So, it was that, again, that value of public service of not necessarily running for office, or being an elected person, or any of that, but at least playing a role to weigh in, recognizing that important decisions are made all the time in the public arena that affect the future of families and children and we all had a responsibility to play our role – whatever that would be.  I never intended to go into politics, but you’ll probably ask me about that now.

Professor Cox.  I will.  Well, once it came out in your book, and we talked briefly before we came down, on the question of Catholic faith and the importance of Catholic faith.  Can you just elaborate a bit more on that on how – that seems quite central to defining both you as a person and also your political commitment as well and your social commitments.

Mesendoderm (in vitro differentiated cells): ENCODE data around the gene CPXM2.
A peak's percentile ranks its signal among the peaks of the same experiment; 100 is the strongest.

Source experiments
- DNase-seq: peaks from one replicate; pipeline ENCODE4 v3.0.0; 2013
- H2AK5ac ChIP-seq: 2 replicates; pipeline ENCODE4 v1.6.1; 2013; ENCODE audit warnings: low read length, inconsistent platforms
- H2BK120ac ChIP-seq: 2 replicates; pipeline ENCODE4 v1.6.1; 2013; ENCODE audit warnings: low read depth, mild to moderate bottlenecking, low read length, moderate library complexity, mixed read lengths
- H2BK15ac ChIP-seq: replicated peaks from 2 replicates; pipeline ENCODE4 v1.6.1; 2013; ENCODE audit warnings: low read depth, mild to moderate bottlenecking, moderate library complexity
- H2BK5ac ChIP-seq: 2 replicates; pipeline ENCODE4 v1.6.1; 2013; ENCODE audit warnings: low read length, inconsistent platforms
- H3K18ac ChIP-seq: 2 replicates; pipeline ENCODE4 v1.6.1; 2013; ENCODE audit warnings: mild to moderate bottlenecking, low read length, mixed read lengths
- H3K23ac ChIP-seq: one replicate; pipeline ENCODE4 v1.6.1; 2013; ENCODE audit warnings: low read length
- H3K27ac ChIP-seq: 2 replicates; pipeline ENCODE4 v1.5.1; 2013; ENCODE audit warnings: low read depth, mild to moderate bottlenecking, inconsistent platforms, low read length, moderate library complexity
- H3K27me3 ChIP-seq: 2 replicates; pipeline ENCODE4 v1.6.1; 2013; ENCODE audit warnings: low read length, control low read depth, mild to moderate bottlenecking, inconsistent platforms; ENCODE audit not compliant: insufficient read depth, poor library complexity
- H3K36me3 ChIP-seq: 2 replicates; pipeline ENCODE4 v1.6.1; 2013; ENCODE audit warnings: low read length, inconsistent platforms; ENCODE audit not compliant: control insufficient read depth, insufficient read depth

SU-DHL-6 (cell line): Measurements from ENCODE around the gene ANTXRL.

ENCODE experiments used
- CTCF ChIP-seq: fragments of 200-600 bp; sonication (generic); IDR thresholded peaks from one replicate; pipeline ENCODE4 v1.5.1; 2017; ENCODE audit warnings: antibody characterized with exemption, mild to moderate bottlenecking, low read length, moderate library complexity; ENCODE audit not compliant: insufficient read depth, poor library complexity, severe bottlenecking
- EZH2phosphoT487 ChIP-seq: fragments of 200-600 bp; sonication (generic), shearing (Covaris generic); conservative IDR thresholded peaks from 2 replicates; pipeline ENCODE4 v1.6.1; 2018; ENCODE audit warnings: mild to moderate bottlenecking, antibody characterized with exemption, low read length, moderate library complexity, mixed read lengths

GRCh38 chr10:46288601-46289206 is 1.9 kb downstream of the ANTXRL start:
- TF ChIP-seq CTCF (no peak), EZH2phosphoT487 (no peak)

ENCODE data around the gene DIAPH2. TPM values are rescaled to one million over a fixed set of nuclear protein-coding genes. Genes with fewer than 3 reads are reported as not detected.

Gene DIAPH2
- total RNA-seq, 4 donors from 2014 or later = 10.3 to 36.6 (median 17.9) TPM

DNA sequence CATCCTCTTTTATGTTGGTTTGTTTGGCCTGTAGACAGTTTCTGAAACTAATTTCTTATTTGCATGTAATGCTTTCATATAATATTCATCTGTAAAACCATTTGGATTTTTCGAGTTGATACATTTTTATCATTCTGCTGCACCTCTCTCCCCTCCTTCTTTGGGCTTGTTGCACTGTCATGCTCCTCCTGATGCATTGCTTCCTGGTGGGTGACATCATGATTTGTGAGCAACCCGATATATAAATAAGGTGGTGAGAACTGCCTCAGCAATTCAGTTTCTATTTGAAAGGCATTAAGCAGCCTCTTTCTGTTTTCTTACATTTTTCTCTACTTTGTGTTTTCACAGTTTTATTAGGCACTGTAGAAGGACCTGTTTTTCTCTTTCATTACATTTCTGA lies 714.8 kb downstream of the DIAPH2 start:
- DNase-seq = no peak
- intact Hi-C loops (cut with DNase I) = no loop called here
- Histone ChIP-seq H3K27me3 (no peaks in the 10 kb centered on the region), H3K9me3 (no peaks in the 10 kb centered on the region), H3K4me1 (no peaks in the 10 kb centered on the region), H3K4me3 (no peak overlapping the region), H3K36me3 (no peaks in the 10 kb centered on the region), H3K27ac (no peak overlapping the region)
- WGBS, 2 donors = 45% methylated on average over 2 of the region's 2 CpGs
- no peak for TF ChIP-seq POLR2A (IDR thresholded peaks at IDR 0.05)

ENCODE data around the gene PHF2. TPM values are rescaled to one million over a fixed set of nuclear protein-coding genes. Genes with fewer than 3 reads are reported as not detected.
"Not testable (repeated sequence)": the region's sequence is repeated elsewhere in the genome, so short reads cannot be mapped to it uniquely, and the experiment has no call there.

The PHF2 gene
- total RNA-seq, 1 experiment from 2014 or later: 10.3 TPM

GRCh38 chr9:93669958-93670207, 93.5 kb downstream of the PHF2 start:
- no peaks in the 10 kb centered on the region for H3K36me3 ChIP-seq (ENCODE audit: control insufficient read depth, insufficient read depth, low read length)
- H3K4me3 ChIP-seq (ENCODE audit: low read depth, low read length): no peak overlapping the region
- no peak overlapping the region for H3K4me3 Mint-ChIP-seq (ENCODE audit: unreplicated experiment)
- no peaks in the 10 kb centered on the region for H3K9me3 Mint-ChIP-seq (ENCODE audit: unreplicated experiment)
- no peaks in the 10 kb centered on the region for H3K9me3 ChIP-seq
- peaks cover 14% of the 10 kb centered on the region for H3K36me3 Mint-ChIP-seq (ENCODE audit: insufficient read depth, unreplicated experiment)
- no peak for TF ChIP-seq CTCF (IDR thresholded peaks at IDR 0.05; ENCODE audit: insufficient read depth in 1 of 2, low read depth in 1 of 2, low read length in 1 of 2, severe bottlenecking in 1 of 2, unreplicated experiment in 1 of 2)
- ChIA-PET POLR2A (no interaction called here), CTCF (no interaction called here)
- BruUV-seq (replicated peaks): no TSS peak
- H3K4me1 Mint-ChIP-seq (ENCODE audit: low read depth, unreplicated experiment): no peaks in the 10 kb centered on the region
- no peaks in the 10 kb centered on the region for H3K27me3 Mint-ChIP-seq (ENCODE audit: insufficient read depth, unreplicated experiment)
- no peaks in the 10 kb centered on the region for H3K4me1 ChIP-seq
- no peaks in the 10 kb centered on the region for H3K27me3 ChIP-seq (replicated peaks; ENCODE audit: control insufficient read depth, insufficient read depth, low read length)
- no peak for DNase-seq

Leader Pelosi.  Well, that, we are all familiar with, well, many of us who are Catholic, or Christian are familiar with the Gospel of Matthew – the least of my brethren – in the words of Christ, about his recognition of what we do for people as being done, really, for him.  And so that was always a driving force.  It also, taking it from the scripture to another place is that, I believe that in politics a message of hope is a really important message to convey to people and that’s what many of us have built our agendas around: what is hopeful to people to – I’ll talk more about it in a moment, but from a standpoint of faith, when people are almost in despair because of their economic situation, or challenges that they face and that – so, where is hope?  I always say the same thing: hope is where it’s always been, sitting right there between faith and charity.  People have faith, it gives them hope that someone will have the charity, the kindness, the love to have policies that affect all people, respecting the dignity and worth of every person from a religious standpoint, recognizing the spark of divinity that exists in every single person and how worthy they are of respect.  And also, in our religion that we are, have responsibility – have a free will, but we have responsibilities to take responsibility.